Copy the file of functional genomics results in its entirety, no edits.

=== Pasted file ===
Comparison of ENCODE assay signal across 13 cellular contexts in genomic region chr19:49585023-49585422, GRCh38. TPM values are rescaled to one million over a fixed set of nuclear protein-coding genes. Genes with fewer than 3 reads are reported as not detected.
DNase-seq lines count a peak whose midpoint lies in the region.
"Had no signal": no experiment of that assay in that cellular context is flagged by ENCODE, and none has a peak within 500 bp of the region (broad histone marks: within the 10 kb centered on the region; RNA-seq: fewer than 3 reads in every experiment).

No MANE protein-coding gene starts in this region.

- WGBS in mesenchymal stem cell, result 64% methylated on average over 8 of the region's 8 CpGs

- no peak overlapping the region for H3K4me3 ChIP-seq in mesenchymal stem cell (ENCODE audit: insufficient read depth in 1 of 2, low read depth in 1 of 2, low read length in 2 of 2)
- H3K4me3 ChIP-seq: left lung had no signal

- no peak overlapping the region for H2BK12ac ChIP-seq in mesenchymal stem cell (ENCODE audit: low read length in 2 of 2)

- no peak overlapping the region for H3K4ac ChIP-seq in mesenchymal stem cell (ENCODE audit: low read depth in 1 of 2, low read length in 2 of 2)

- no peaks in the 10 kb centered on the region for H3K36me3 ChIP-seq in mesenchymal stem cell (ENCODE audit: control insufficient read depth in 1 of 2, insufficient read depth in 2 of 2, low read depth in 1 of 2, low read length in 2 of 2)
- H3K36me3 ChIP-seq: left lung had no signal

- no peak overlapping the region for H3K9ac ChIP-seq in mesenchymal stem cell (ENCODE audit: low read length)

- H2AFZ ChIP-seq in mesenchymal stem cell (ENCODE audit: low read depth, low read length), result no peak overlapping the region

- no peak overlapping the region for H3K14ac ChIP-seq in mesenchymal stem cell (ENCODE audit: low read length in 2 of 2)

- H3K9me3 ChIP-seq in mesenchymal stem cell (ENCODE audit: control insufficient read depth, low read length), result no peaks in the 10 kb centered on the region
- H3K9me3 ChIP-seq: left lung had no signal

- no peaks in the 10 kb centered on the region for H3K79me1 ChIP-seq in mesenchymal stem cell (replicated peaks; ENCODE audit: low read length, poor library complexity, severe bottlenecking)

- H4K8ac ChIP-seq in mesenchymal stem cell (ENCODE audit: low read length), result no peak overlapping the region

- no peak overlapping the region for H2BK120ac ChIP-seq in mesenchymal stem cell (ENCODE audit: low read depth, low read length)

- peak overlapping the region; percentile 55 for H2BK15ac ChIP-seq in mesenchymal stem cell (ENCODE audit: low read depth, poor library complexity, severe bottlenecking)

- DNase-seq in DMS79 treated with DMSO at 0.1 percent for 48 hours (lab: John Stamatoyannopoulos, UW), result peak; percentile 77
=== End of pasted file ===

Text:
Comparison of ENCODE assay signal across 13 cellular contexts in genomic region chr19:49585023-49585422, GRCh38. TPM values are rescaled to one million over a fixed set of nuclear protein-coding genes. Genes with fewer than 3 reads are reported as not detected.
DNase-seq lines count a peak whose midpoint lies in the region.
"Had no signal": no experiment of that assay in that cellular context is flagged by ENCODE, and none has a peak within 500 bp of the region (broad histone marks: within the 10 kb centered on the region; RNA-seq: fewer than 3 reads in every experiment).

No MANE protein-coding gene starts in this region.

- WGBS in mesenchymal stem cell, result 64% methylated on average over 8 of the region's 8 CpGs

- no peak overlapping the region for H3K4me3 ChIP-seq in mesenchymal stem cell (ENCODE audit: insufficient read depth in 1 of 2, low read depth in 1 of 2, low read length in 2 of 2)
- H3K4me3 ChIP-seq: left lung had no signal

- no peak overlapping the region for H2BK12ac ChIP-seq in mesenchymal stem cell (ENCODE audit: low read length in 2 of 2)

- no peak overlapping the region for H3K4ac ChIP-seq in mesenchymal stem cell (ENCODE audit: low read depth in 1 of 2, low read length in 2 of 2)

- no peaks in the 10 kb centered on the region for H3K36me3 ChIP-seq in mesenchymal stem cell (ENCODE audit: control insufficient read depth in 1 of 2, insufficient read depth in 2 of 2, low read depth in 1 of 2, low read length in 2 of 2)
- H3K36me3 ChIP-seq: left lung had no signal

- no peak overlapping the region for H3K9ac ChIP-seq in mesenchymal stem cell (ENCODE audit: low read length)

- H2AFZ ChIP-seq in mesenchymal stem cell (ENCODE audit: low read depth, low read length), result no peak overlapping the region

- no peak overlapping the region for H3K14ac ChIP-seq in mesenchymal stem cell (ENCODE audit: low read length in 2 of 2)

- H3K9me3 ChIP-seq in mesenchymal stem cell (ENCODE audit: control insufficient read depth, low read length), result no peaks in the 10 kb centered on the region
- H3K9me3 ChIP-seq: left lung had no signal

- no peaks in the 10 kb centered on the region for H3K79me1 ChIP-seq in mesenchymal stem cell (replicated peaks; ENCODE audit: low read length, poor library complexity, severe bottlenecking)

- H4K8ac ChIP-seq in mesenchymal stem cell (ENCODE audit: low read length), result no peak overlapping the region

- no peak overlapping the region for H2BK120ac ChIP-seq in mesenchymal stem cell (ENCODE audit: low read depth, low read length)

- peak overlapping the region; percentile 55 for H2BK15ac ChIP-seq in mesenchymal stem cell (ENCODE audit: low read depth, poor library complexity, severe bottlenecking)

- DNase-seq in DMS79 treated with DMSO at 0.1 percent for 48 hours (lab: John Stamatoyannopoulos, UW), result peak; percentile 77